Oregon's Mandatory Vaccination Bill clears first political hurdle
A bill that would end non-medical exemptions for vaccines cleared its first political hurdle Thursday when it passed the House Committee of Healthcare in Salem.
House Bill 3063 would put an end to Oregon's non-medical vaccination exemptions for attending public and private schools. According to Jackson County Health Officer Jim Shames, the vast majority of people support vaccines. Shames could not comment specifically on the Mandatory Vaccination Bill, but said it's an issue that has polarized Oregonians.
"From a medical standpoint, vaccines are probably the most powerful and effective public health intervention of all time," Shames said. "I think some people are confused, some people are suspicious, and some people are downright hostile to the idea."
Shames said Jackson County had a 93 percent complete vaccination rate, but that there were "pockets" in the community where that number was much lower. Overall, he said that 93 percent is slowly trending down. "It does concern me," he said.
HB 3063 comes after the recent measles outbreak in northern Oregon and southern Washington that left dozens of people sickened. Current Oregon law requires parents to see a medical professional or watch a video about the health risks an exemption can pose before getting a non-medical exemption. This bill would put an end to that option all together.
Ashland resident Nick Shulters said this would make schools - and all public spaces - safer.
"If something comes in like measles, polio in extreme cases-- anything we can prevent-- it makes sense to me to prevent it," said Shulters. "I don't want to see people I care about get knocked out for something that is easily preventable."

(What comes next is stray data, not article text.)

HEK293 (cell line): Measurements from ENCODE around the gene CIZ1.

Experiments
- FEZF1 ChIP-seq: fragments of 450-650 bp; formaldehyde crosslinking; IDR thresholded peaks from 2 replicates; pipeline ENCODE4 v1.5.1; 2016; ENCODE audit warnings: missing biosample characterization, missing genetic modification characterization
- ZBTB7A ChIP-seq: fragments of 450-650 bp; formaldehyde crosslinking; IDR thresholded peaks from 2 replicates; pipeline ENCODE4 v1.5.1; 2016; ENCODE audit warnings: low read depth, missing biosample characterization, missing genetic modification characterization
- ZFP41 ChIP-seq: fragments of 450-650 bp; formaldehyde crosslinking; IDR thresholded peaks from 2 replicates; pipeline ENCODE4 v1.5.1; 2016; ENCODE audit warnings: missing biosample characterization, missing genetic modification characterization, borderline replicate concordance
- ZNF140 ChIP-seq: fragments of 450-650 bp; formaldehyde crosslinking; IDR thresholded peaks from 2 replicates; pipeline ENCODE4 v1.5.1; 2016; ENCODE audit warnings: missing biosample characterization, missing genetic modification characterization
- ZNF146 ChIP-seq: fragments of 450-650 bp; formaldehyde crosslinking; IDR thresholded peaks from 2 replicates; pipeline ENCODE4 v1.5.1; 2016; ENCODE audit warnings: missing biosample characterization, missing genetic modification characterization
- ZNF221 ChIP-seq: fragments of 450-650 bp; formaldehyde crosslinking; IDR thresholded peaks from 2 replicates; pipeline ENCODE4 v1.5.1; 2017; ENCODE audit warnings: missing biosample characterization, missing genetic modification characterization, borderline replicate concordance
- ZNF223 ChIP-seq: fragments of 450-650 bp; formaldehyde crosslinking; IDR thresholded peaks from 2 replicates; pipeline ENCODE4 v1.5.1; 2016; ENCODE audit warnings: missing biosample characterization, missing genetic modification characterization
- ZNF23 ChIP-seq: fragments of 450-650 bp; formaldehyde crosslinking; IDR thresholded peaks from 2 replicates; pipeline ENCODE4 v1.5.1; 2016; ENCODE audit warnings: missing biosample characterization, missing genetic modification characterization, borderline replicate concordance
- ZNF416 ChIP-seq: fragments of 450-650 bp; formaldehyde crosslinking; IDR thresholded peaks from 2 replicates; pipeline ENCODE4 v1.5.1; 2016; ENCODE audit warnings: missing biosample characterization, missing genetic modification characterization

Opposition to the bill comes from a number of places. Some critics are against the idea of vaccines altogether, expressing concern that the science claiming vaccines are safe is inaccurate. Others believe the bill to be a huge government over-reach that severely limits the choice parents have in raising their children.
"It's not reasonable for the state to revoke the right to informed choice," said Dr. Rachel Meredith, and Oregon Physician during a public hearing to the House Committee on Healthcare last month. "This is central to our practice as physicians-- that people have the right to informed choice."
Shames agreed that from a societal standpoint, the bill could have unintended consequences.
He said parents could just seek medical exemptions for their children from their doctors. The Mandatory Vaccination Bill does not specify what illnesses or conditions would be qualified for a medical exemption.
A list of the current allowed medical exemptions can be found on the Center for Disease Control website. Physicians can sign medical exemptions for children with valid contraindications to an immunization as determined by the Advisory Committee on Immunization Practices.
Shames also said some parents might opt to pull their children out of public or private school altogether, or could decide to leave the state.
"I think whatever legislation we propose, we need to think it through very carefully," he said.
The bill is set to move to the Joint Committee on Ways and Means for an analysis on its financial impact. If passed, it would then move for a House floor vote.